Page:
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Business confidence dips but consumers buoyant

Published:Wednesday | July 10, 2019 | 12:21 AM
Don Anderson, Managing Director of Market Research Services.
Don Anderson, Managing Director of Market Research Services.

Business confidence dipped in the second quarter of 2019, the first time since the corresponding period last year, largely because expectations about their level of financial performance did not materialise.

However, consumer confidence strengthened further, fuelled by their expectations about jobs and views of government initiatives, infrastructural development and evidence of growth in sectors such as tourism and business process outsourcing.

The business confidence index dipped to 150.7 points from 151.3 points in the first quarter of 2019, while the index of business conditions is down to 167.9 points from 184.4 points in the first quarter.

“Perhaps more noticeably and of concern are the reading of some of the variables that comprise the index. One of the key factors was the level of expected profitability. A significant number of firms indicated that profits were less than what they expected,” said Don Anderson, managing director of Market Research Services, in presenting the findings of the survey in New Kingston on Tuesday.

The proportion of firms with profits exceeding expectations was 19 per cent in the second quarter of 2019, representing no change from the previous quarter. Just over half, 55 per cent, of firms indicated that profits were as expected but considerably less than the 62 per cent in the first quarter, while 25 per cent reported that profits were worse than expected, five per cent more businesses than did so in the January to March quarter of 2019.

Firms willing to invest in new plants and equipment declined from 159 points, the highest ever recorded in the surveys, to 142 points in the second quarter of 2019, according to the study conducted on behalf of the Jamaica Conference Board, the research arm of the Jamaica Chamber of Commerce.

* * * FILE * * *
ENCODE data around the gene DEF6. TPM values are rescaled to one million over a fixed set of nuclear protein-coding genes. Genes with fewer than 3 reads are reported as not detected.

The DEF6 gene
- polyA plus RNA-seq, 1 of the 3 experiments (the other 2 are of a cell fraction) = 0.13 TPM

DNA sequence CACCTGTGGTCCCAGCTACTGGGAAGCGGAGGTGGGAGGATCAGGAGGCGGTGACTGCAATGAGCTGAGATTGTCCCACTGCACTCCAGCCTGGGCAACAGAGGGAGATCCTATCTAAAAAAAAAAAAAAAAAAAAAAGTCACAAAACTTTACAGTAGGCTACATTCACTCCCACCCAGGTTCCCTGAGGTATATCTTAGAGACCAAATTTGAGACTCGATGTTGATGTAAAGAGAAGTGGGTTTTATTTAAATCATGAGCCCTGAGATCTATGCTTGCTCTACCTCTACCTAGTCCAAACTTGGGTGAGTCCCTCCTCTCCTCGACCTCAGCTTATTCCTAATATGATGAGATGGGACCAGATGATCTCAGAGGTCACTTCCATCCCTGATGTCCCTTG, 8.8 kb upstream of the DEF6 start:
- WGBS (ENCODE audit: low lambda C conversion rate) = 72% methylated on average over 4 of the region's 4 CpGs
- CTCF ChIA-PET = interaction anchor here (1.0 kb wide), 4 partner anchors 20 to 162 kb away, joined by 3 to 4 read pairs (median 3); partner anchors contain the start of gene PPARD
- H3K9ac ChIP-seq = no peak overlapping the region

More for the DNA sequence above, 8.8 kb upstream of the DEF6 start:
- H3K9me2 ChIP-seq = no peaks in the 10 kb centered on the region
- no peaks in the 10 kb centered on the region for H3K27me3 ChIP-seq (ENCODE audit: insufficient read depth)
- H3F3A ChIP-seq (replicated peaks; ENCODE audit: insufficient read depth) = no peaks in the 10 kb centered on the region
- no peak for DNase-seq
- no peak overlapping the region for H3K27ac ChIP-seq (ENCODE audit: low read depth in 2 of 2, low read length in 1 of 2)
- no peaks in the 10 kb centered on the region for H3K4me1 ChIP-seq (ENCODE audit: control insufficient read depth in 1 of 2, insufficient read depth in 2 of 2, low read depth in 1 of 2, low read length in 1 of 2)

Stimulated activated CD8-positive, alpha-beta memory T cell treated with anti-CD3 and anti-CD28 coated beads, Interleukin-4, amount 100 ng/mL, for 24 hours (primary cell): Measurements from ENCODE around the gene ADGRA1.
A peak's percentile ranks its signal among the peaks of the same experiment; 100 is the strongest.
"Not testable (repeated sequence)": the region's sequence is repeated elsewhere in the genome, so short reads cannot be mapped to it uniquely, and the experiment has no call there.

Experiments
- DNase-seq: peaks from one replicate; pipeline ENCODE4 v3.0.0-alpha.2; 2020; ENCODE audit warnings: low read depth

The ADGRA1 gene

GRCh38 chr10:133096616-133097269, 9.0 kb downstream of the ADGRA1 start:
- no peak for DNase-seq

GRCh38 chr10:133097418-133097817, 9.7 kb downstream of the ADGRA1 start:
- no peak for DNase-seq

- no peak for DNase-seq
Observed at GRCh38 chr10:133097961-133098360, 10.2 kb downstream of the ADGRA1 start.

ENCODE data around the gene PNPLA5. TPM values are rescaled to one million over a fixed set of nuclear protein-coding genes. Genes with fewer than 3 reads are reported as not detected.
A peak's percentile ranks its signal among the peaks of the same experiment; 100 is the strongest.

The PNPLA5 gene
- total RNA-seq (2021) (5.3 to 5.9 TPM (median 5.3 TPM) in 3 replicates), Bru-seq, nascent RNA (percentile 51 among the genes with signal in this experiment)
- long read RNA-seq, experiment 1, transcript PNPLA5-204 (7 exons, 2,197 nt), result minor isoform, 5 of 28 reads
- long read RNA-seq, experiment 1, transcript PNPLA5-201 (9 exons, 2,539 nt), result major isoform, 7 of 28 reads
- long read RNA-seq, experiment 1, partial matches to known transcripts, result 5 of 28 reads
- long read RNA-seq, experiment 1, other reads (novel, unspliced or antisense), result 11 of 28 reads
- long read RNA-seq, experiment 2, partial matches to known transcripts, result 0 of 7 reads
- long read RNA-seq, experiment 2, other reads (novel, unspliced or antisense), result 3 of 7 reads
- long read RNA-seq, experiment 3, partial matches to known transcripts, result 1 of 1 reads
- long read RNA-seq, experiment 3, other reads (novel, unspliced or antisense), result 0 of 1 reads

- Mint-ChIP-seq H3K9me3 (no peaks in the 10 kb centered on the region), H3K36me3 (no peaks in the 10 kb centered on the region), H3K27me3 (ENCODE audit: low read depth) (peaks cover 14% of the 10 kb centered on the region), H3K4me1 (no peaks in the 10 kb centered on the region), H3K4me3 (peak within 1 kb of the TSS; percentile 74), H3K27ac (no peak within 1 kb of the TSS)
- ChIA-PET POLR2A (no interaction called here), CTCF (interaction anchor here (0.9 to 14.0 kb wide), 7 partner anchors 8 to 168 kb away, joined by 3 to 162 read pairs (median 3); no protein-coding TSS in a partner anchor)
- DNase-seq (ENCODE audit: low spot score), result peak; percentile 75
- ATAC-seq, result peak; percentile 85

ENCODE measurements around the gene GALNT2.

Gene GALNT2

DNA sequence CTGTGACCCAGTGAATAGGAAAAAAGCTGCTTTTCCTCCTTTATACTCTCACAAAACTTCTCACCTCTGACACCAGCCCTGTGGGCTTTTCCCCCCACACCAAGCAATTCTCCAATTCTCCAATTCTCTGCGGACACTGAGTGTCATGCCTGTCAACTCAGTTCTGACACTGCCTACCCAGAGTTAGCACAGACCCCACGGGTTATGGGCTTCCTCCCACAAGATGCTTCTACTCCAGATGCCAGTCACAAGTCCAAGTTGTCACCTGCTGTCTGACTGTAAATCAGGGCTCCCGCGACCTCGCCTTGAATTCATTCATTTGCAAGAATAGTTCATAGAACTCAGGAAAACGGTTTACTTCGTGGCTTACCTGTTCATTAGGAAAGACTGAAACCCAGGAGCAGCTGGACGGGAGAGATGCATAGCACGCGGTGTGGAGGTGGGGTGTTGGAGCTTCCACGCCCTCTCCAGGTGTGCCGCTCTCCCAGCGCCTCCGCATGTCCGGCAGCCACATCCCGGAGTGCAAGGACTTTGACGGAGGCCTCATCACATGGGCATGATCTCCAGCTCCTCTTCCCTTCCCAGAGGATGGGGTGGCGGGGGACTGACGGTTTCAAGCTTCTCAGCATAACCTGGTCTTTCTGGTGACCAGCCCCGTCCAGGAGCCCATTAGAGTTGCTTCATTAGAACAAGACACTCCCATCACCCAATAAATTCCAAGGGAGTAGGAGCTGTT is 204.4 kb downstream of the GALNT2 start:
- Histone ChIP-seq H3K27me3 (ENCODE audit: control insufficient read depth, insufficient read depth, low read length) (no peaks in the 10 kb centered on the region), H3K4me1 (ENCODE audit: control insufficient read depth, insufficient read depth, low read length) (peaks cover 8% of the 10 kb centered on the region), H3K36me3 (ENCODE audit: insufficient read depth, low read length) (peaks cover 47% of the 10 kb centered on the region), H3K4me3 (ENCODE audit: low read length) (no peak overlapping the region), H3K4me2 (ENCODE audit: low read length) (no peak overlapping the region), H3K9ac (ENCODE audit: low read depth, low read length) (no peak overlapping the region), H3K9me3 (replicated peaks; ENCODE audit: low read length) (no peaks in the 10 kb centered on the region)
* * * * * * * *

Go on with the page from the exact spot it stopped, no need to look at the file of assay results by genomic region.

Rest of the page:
Twenty-five per cent of firms indicated that it is not a good time to invest, up from 19 per cent in the first quarter.

“The majority of firms reported that they were not on track to achieve their goals this year,” Anderson said. “Key determinants of this view were the level of crime, as well as fluctuations in the foreign-exchange rate, which makes it difficult for them to make long-term plans.”

The consumer confidence index was 183.4 points, compared with 177.5 in the first quarter of 2019. Consumers’ assessment of current economic conditions grew to 228.6 points, up from 208.3 in the first quarter, while their expectations for the future grew from 167.2 points to 170.3.

The proportion of consumers who assessed business conditions as good was 26 per cent, while 44 per cent anticipate those conditions to get better over the next 12 months.

Their job outlook also grew, from 122 to 127 index points. “Consumers are strongly of the view that more jobs are available and are being created and are also encouraged by the opening of new businesses and the perception of changes they see being implemented to influence growth,” said the survey report.

“It is interesting, then, that against this positive outlook, consumers do not appear overly excited about their spending plans and there is no strong positive move to either take a vacation, buy a motor car, or buy a house,” Anderson said.

“So this might seem to be counter-intuitive and probably not consistent with what they expect. But one of the reasons for this ... is that consumers also expect that prices will rise and, to a large extent, would serve to offset the gains realised for a better-performing economy,” he added.

A majority of consumers, 77 per cent, said they expect to be able to afford back-to-school expenses for their children despite a slight fall-off in the number of persons receiving remittances that help to meet the expenses of households across Jamaica on a day-to-day basis, said the researcher.